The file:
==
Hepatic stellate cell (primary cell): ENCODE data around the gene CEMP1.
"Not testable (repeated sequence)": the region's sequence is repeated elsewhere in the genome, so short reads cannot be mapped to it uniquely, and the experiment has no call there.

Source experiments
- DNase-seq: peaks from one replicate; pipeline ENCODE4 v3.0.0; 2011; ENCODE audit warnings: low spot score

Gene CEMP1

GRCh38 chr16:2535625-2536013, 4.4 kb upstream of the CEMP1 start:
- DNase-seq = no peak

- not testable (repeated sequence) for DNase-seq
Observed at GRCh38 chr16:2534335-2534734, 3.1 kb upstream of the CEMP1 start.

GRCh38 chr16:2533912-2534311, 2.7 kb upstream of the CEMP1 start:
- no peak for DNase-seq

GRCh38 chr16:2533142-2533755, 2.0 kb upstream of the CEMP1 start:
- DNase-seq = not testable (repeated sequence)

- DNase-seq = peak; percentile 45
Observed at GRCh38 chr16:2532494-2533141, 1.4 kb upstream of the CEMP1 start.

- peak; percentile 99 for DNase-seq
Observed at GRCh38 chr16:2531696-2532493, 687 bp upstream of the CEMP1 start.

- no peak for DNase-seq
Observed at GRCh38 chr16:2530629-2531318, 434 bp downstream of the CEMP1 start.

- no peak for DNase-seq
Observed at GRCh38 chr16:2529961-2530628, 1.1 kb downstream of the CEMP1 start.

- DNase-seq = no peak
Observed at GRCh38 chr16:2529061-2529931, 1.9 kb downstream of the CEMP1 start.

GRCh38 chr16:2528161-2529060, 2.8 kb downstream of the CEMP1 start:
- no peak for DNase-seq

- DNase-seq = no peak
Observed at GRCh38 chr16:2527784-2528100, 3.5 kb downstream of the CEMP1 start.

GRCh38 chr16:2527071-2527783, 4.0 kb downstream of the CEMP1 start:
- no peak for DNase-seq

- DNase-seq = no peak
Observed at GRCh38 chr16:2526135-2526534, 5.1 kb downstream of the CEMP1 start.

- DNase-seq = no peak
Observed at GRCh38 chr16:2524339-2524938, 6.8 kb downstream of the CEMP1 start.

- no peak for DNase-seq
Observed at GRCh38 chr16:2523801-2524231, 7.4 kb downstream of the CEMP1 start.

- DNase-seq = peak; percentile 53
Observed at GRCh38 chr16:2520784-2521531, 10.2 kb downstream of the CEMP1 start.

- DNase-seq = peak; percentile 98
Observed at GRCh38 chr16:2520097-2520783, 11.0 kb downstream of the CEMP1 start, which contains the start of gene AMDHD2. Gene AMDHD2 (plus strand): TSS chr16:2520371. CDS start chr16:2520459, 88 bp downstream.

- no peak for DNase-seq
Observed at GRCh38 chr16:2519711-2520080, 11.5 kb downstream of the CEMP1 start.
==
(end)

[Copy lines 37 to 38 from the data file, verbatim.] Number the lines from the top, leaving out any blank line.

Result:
Observed at GRCh38 chr16:2520784-2521531, 10.2 kb downstream of the CEMP1 start.

- DNase-seq = peak; percentile 98